• 06/20/11 – The relationship between the movie and Mattel, which produced many of the tie-in toys and other products, gets explored in its own feature that also touches on how toy makers are becoming more adept at being entertainment companies themselves.

Movie Marketing Madness: X-Men: First Class

xmen_first_class_ver6Prequels are a tricky game. The idea, of course, is to tell a story with characters and settings that are somewhat familiar to the audience but in a new way, with some new characters and situations being added in to make it seem more wholly original. This can help provide some interesting backstory to the audience that is supposed to add to the enjoyment of those original entries. It also helps filmmakers do new things with new actors playing the roles originated by increasingly older (and therefore less demographically viable) stars. The danger, though, is that something about the prequel’s story will upset the mythology applecart and either slightly or blatantly contradict what’s been previous established.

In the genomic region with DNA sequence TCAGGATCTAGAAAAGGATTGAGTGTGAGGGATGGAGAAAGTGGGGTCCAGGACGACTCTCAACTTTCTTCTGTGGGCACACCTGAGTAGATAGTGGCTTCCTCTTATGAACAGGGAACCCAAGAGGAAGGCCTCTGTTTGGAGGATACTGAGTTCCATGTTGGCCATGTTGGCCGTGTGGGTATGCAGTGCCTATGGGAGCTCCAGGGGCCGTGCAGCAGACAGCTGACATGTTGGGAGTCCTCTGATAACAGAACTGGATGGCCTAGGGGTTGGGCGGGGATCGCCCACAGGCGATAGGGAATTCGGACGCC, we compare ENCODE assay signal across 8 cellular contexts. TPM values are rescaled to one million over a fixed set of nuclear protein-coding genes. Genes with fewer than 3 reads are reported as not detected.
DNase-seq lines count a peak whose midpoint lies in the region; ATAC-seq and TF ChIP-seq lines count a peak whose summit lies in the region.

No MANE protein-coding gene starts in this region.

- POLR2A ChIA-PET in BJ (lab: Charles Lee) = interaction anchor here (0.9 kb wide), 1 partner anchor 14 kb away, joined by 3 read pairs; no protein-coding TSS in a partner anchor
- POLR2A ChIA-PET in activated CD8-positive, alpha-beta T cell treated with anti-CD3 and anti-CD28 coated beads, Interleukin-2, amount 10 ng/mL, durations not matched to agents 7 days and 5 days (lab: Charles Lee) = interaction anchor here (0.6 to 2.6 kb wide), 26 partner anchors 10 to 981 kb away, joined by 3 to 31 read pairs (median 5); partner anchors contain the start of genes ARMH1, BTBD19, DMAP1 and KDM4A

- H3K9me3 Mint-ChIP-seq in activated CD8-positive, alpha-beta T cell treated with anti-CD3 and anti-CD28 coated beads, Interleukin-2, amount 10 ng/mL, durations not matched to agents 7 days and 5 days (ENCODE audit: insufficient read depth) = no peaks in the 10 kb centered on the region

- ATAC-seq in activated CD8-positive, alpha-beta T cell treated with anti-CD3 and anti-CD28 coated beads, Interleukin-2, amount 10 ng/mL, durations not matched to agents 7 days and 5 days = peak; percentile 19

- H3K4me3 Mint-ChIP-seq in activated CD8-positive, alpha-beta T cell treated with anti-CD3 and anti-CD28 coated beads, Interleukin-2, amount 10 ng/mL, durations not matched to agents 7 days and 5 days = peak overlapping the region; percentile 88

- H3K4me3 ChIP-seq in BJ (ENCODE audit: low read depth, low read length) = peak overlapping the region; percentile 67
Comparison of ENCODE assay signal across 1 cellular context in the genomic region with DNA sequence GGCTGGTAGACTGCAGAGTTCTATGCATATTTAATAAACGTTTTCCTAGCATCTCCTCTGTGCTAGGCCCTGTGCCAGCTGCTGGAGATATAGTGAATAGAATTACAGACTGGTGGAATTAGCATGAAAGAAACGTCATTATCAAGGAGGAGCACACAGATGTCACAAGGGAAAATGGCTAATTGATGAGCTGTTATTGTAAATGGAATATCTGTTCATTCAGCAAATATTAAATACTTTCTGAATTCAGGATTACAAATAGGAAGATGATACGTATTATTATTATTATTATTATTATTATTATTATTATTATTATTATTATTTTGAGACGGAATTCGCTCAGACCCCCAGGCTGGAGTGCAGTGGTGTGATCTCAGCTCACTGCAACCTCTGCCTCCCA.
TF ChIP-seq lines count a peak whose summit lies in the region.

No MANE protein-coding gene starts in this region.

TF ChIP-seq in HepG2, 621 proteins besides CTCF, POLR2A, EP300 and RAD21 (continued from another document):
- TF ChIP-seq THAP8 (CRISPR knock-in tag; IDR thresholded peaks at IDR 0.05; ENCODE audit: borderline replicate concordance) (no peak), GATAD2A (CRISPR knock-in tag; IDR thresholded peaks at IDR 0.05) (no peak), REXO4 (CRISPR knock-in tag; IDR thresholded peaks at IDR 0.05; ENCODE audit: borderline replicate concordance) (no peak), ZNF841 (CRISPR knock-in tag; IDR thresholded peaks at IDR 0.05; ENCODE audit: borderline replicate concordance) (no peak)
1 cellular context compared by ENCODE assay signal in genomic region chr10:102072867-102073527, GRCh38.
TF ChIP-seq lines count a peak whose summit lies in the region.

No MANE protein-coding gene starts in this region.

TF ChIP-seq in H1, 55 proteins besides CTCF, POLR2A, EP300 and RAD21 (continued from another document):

No, I’m not going to reference the Star Wars Prequel Trilogy here, though there are plenty of examples of those movies falling into the traps mentioned above. Instead I will mention, because it’s more closely related to the movie we’re discussing today, X-Men Origins: Wolverine. Among other problems the movie, which sought to tell of Logan’s early life, had a young Cyclops encountering Wolverine, Emma Frost and others as he sought to extricate himself from the Weapon X program. For continuity obsessives like myself, the movie was just a mess.